Hung By The Lanyard Until Dead


Left: Too much dope on a rope stuff, cut the line and ditch the black ball things.
Middle: A functional lanyard sized to work.
Right: The O-ring system.

Illumination tools are better than they’ve ever been, and the future looks even brighter — sorry, couldn’t resist. Having been present for the transition from the Eveready plastic light to the high tech lights of today, it’s interesting to see the changes in equipment and techniques. Since I teach low-light techniques almost daily, I’ve seen some odd quirks over the years. If you don’t use a light often, you might pay attention now.

Many lights sold today include a lanyard. Lanyards are historically used on everything from whistles and keys to handguns. Old beat cops used the lanyard on their ever-present nightsticks, and often entertained with magic-like spins and twirls. Most consider the lanyard an asset, and if used correctly it probably is. But without an awareness of what it is, how it should be set up, and potential problems needing to be considered — it can also get you dead.

Typically the flashlight lanyard of today is about 30″ of parachute cord, folded in half with an adjustable plastic keeper. Often there’s a snap hook attaching the lanyard to the light.

How to set the proper length of a lanyard.

The Hanging

I average 120+ tactical runs per month during teaching. Easily two thirds of these are in low-light environments. Often, the uneducated student will wrap the lanyard around their wrists and fingers. Then “Murphy” generally shows-up during loading or malfunction clearing. While in the act of loading or clearing, the rodeo gate opens and the ride begins. Often, the lanyard ends foul the ejection port or mag well during the often frantic manipulations.

Lest you gloat, revolver shooters are not exempt from this danger, as the lanyard ends may foul an exposed hammer during DA firing, or block the cylinder from closing during a reload.

Fix it like this. First ditch the plastic adjustable buttons and the goofy hook — it comes unhooked Make a loop of the lanyard cord so it hooks over your opposite thumb held upright. Stack the strong hand under the opposite and allow the top of the flashlight to touch the bottom of the strong hand. This will establish the length of the lanyard.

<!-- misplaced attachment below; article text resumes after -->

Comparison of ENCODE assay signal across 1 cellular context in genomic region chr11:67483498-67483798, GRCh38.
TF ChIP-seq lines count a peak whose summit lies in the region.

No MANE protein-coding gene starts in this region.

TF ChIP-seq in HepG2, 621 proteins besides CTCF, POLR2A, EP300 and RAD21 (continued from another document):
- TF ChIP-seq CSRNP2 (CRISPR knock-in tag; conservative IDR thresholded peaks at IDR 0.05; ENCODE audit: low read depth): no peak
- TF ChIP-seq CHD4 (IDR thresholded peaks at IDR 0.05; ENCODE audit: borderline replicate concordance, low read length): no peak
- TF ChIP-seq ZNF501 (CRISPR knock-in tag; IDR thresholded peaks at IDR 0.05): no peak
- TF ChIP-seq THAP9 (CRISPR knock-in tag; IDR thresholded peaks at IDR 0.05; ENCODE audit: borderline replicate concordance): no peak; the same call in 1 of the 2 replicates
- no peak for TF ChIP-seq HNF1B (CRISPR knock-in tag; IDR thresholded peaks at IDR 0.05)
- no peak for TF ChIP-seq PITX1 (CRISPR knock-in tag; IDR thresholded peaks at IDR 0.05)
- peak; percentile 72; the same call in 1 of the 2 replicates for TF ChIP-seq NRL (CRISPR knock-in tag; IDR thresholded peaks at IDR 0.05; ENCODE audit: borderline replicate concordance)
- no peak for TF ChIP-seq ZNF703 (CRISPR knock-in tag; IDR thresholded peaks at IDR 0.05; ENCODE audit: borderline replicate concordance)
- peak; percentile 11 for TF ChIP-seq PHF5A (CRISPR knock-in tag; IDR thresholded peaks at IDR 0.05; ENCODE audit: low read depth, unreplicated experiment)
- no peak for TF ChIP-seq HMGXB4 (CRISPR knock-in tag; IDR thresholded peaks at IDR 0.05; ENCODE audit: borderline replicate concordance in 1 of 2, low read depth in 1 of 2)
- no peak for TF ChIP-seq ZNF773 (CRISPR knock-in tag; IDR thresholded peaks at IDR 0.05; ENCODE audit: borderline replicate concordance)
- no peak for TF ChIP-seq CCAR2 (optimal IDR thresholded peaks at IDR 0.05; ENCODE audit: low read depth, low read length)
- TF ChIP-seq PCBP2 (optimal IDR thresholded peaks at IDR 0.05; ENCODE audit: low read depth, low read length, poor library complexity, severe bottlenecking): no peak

You’ll now have a simple loop tied into a square knot, with no tails. The proper length is now set. Hooking the lanyard over your left thumb, the loop will hang over the back of the hand. Simple practice will allow you to move the light into any flashlight firing position. pretty regularly anyway.

The Tiger O-ring in use during a reload.


The tails fouling the action after an empty load.

An Alternative

Easy — us a rubber “O-Ring” system. Although he probably won’t claim it, as it’s not his style, Tiger McKee showed us a ring system some years ago now replicated in the Streamlight TR Illumination system. Simply, it just does away with the whole “lanyard fouling the handgun” issue.

When acquiring new skills with the O-ring system, people have a tendency to flip the light around, which often sails it across the room. When taught, emphasis is placed on rolling the light in and out of position. End of problem.

It will probably be to your advantage to practice with both a hand-held light as well as a gun-mounted system. With the exception of uniformed cops, you probably won’t keep a light attached to your CCW pistol. Makes sense then to have a hand-held light available. However, for home defense the gun-mounted light is a perfect partner to a hand-held one.

Even though the systems have changed, the concept remains the same. We use the lights to illuminate the path of movement or to confirm potential targets. The light has never shot our opponent — the sights and proper trigger use deliver the thump required. It’s advisable not to saddle a light with a goofy method of transportation. It’d be like mounting a smart bomb on a Piper Cub. Get the light you can afford and mount it with a simple system of a proper lanyard or O-ring. After that, practice, practice, practice.

By the way, this isn’t intended to trash people’s gear. Streamlight, SureFire and others make excellent products. It’s just the lanyards need to be changed — or deleted.

Sorry guys.

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